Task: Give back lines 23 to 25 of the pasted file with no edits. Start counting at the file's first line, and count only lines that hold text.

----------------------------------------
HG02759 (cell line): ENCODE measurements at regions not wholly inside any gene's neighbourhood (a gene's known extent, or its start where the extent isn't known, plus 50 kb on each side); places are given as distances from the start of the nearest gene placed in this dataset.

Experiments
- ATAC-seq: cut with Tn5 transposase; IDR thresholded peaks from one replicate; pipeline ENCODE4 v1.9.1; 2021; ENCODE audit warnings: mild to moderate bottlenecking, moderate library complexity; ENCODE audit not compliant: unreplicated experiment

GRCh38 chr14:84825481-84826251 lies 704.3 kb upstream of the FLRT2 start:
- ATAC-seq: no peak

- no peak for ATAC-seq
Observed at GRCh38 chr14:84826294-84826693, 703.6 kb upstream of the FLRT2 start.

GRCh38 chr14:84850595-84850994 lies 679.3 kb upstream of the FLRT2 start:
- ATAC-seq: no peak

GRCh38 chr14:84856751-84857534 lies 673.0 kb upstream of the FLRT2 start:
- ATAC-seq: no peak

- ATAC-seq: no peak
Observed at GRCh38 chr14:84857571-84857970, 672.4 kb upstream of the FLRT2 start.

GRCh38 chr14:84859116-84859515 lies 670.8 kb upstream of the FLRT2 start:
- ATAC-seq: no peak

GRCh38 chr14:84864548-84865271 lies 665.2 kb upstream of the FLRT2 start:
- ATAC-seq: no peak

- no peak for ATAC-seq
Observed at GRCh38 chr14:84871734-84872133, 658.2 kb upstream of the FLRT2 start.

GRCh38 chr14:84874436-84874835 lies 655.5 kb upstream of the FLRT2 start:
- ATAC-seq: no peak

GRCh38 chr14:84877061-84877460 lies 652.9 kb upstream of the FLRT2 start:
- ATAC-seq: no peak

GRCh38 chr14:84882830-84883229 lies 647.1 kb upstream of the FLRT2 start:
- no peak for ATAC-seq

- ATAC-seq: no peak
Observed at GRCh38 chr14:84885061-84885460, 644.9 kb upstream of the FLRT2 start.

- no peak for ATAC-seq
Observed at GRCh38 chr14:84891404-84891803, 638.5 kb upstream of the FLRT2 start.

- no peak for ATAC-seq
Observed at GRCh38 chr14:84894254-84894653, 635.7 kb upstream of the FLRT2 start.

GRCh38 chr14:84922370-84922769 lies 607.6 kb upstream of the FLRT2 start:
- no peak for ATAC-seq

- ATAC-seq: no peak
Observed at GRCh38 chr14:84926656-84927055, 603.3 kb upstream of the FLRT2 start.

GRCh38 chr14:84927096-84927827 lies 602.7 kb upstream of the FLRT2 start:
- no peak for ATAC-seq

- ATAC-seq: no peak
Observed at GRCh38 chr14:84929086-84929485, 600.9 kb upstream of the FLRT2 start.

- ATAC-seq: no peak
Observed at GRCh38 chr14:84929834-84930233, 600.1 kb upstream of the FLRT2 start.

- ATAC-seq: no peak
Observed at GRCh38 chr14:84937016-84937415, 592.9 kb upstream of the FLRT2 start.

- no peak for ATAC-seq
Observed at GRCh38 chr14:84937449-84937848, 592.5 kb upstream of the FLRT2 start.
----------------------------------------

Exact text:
- ATAC-seq: no peak

GRCh38 chr14:84882830-84883229 lies 647.1 kb upstream of the FLRT2 start:
- no peak for ATAC-seq